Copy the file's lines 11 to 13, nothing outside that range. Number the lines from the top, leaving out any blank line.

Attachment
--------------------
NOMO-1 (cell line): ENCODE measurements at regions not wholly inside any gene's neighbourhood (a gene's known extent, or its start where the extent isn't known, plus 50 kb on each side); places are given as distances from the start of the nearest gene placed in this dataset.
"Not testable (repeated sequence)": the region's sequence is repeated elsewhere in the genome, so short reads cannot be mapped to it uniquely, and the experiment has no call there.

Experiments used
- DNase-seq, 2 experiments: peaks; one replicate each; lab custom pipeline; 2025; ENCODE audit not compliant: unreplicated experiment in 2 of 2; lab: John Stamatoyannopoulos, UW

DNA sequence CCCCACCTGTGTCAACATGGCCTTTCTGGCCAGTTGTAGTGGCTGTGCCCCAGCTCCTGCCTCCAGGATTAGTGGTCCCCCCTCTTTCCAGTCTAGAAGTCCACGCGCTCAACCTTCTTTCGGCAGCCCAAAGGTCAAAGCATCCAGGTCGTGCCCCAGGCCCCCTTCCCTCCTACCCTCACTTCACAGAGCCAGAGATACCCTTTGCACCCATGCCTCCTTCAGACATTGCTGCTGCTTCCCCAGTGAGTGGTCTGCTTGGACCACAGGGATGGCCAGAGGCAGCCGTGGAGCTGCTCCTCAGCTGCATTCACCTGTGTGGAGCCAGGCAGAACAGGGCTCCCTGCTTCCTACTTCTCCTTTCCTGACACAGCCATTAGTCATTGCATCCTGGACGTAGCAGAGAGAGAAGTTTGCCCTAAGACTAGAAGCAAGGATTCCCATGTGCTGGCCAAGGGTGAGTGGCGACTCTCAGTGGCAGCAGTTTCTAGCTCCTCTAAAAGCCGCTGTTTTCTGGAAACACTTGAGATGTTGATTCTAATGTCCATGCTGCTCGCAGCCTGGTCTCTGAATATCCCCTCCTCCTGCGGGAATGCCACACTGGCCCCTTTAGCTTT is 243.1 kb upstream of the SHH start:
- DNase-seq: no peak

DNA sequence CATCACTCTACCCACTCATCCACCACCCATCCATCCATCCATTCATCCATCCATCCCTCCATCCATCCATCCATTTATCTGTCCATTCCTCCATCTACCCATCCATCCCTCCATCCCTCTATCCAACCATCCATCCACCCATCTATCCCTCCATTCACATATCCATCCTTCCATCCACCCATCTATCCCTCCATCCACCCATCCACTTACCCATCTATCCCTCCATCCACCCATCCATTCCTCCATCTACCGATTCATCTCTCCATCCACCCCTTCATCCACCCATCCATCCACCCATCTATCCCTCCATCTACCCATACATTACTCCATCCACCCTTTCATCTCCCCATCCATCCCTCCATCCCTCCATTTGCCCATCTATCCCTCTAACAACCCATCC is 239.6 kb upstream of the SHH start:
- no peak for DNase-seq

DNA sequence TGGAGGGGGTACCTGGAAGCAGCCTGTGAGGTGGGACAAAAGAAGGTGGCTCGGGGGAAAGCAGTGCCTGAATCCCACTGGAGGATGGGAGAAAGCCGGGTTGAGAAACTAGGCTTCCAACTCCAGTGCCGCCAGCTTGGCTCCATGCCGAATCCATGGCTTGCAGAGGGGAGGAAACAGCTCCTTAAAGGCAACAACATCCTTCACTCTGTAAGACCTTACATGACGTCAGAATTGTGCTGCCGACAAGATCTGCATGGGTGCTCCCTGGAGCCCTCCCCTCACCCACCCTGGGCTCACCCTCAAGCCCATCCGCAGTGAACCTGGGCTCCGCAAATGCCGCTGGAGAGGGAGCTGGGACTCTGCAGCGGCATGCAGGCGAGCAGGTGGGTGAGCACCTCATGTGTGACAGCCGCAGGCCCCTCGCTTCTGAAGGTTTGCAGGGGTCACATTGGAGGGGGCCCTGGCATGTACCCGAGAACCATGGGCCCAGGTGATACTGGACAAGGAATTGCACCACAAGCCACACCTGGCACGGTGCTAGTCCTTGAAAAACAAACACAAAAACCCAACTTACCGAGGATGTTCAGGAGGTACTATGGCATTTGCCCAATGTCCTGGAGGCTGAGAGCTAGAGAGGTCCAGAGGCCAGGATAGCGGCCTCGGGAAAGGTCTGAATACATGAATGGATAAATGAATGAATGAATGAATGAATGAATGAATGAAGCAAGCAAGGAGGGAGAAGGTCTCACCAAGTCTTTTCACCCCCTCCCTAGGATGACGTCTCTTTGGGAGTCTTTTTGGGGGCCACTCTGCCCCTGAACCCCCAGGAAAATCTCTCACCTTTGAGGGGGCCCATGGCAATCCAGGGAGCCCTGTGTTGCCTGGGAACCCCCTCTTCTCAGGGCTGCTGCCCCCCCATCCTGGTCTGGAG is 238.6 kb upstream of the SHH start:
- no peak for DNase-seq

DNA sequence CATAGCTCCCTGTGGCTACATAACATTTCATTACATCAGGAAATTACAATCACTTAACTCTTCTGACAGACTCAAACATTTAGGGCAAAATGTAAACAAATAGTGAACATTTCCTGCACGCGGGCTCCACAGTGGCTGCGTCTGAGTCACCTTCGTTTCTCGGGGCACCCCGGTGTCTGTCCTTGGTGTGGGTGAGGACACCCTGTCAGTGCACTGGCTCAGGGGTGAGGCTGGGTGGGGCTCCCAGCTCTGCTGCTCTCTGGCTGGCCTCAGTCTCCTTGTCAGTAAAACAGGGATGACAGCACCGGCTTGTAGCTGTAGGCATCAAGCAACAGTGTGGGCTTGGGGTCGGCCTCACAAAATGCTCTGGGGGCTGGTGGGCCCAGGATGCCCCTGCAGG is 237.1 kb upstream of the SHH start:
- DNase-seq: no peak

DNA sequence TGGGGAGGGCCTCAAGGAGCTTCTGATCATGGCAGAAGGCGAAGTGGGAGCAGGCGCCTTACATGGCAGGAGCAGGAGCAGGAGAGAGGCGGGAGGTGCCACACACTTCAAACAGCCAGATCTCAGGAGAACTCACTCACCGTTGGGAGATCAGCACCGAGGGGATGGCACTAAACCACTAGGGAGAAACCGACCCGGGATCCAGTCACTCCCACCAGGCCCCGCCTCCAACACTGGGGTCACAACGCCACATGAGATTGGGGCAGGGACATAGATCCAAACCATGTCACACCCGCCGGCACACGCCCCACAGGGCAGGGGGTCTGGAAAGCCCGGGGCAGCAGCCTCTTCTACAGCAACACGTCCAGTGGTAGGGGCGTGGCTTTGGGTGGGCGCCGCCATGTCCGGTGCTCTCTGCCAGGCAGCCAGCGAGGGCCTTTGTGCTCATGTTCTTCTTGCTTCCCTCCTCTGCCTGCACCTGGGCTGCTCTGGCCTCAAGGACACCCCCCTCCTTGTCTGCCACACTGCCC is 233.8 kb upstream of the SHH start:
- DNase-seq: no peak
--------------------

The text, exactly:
DNA sequence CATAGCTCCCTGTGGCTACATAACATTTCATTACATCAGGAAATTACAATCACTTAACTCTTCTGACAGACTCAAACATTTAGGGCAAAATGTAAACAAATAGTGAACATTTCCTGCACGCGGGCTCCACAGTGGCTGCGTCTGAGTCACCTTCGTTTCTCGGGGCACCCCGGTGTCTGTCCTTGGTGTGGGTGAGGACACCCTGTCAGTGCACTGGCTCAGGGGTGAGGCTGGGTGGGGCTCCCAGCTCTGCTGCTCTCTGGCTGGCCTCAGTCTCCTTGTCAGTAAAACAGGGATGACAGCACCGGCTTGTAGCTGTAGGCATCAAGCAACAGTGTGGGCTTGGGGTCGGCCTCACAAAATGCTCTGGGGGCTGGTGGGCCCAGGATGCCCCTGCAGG is 237.1 kb upstream of the SHH start:
- DNase-seq: no peak

DNA sequence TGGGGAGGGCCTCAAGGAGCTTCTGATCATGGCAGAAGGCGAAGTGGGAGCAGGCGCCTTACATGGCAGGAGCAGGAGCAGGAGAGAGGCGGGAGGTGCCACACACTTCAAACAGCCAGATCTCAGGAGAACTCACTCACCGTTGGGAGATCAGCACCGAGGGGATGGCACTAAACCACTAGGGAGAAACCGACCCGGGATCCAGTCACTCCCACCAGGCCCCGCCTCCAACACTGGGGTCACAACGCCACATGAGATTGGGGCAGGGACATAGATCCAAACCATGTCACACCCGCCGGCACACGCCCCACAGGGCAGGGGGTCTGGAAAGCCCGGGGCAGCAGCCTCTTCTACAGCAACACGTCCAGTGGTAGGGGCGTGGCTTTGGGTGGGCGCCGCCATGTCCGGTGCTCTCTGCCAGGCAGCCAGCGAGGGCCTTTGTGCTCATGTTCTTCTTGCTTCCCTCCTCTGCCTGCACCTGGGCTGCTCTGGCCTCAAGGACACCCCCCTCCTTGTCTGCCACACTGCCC is 233.8 kb upstream of the SHH start: